Addressing low power challenges
What are semiconductor and EDA companies doing to address the low-power design challenges? Padmanabhan said several techniques were being employed at the circuit level. However, each one of those had limitations.

These include AVS — which provides maximum savings, reduces speed, but may need compensation; clock gating — which does not help to reduce leakage and needs additional gates; and adaptive clock scaling — which needs sophistication and is not very simple; and finally, the use of multi threshold cells for selective trade-off.

Emerging techniques include efficient RTL synthesis techniques, which is fast, but leaky, vs. slow and low power; power aware resource sharing, which is planning to be done at the architectural level and synthesis, but is not as widely used as other techniques; and power gating methodology — which makes use of sleep transistors, has coarse and fine grained methods, reduces dynamic and leakage power, and also exploits idle times of the circuit.

He added that power optimization should start at the architecture and design stages. Maximum optimization can be achieved at the system level. Also, the evolving power optimization tools and methodologies required collaborative approaches.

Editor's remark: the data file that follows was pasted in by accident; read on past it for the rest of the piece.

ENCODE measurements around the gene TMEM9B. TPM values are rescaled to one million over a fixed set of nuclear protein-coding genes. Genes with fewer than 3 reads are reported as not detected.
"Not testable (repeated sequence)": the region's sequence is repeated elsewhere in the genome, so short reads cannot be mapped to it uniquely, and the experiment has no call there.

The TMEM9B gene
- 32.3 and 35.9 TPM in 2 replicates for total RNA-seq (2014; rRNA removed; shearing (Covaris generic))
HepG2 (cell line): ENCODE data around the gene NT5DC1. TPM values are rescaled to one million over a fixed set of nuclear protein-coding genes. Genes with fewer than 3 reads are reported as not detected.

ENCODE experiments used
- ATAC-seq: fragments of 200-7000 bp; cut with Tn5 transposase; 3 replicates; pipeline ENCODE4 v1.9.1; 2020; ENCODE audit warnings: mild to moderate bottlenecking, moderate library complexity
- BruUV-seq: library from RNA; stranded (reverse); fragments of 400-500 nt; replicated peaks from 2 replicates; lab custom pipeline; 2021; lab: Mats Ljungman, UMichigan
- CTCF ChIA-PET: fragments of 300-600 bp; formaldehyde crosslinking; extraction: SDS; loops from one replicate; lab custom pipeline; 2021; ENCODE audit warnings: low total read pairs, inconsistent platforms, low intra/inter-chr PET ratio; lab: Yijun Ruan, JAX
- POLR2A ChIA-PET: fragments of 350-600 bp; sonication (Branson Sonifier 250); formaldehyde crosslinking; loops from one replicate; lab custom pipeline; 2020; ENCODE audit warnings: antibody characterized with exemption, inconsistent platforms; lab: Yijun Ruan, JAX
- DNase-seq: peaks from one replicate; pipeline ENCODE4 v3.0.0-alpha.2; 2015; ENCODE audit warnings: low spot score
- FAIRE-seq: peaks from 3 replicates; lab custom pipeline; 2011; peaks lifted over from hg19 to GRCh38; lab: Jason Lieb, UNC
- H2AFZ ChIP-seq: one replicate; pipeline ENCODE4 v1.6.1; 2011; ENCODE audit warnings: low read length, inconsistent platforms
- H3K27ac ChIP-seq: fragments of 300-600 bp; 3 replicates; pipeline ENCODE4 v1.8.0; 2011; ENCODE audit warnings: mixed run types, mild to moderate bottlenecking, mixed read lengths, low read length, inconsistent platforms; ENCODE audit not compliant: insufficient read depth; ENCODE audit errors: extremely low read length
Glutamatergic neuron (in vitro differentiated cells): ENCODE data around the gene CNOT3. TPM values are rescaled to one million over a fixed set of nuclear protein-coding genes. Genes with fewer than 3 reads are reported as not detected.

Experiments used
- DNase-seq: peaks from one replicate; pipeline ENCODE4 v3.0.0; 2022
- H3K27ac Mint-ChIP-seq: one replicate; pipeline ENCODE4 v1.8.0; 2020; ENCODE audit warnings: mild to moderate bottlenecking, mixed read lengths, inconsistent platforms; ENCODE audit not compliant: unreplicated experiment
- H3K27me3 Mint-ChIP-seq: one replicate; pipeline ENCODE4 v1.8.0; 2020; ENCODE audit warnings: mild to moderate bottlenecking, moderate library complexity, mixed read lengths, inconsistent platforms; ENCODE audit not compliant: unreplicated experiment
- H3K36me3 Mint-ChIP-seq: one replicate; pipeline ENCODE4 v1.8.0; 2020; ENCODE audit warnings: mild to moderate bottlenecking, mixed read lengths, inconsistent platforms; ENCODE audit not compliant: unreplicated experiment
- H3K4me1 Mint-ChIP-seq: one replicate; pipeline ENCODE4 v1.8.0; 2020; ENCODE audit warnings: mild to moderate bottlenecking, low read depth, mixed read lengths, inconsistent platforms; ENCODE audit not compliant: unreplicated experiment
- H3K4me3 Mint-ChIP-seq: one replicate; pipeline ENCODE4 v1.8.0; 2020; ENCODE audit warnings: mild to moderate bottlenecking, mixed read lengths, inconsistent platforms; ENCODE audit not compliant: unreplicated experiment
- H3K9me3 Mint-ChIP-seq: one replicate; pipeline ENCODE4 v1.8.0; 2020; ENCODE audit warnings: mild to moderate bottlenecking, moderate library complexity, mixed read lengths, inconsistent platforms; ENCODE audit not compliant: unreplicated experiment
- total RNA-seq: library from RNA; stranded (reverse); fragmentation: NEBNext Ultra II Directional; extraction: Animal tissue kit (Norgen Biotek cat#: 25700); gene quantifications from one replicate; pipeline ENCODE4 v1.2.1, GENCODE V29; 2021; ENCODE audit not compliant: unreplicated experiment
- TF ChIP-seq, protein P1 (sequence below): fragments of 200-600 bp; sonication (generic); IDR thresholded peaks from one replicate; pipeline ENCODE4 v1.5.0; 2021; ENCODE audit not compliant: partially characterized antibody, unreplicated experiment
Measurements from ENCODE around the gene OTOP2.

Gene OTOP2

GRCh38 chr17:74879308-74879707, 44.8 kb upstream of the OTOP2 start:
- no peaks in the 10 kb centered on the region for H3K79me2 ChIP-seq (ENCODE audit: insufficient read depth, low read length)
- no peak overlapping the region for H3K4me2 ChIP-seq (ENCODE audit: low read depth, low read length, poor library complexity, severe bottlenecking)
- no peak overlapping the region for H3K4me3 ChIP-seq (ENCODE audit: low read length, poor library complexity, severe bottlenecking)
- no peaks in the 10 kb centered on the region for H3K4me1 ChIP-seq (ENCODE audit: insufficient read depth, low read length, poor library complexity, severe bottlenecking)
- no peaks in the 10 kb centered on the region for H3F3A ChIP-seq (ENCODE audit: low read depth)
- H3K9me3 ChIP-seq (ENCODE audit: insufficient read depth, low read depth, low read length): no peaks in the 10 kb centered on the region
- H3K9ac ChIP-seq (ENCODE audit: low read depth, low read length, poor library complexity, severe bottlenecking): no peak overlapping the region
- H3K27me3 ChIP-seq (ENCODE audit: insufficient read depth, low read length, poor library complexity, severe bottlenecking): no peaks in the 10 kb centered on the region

Power Forward Initiative
Pankaj Mayor, Group Director, Industry Alliances, Cadence Design Systems, said low power imperative is driving the semiconductor and EDA industries. He said, “design-based low power solution is the only answer!” Traditional design-based solutions are fragmented. Basic low power design techniques, such as area optimization, multi-Vt optimization and clock gating were automated in the 1990s.

There has since been an impact of advanced low-power techniques. These advanced techniques include multi-supply voltage (MSV), power shut-off (PSO), dynamic and adaptive voltage frequency scaling (DVFS and AVS), and substrate biasing. Cadence’s low-power solution uses advanced techniques.

According to Mayor, the Power Forward Initiative (PFI) has created an ecosystem as well. The Power Forward Initiative includes Cadence and 23 other companies across the design chain, as of the end of December 2007.

The year 2007 also saw a continued Power Forward industry momentum. In Q1-07, Common Power Format or CPF became the Si2 [Silicon Integration Initiative] standard. The Cadence Low Power Solution production released V 1.0 in this quarter as well. In H2-07, the industry has seen over 100 customers adopting CPF-based advanced low power solution as well as ~50 tapeouts.

CPF allows holistic automation and validation at every design step. Arijit Dutta, Manager, Design Methodology, Freescale Semiconductor exhibited the advantages of using the CPF in wireless, networking and automotive verticals at Freescale.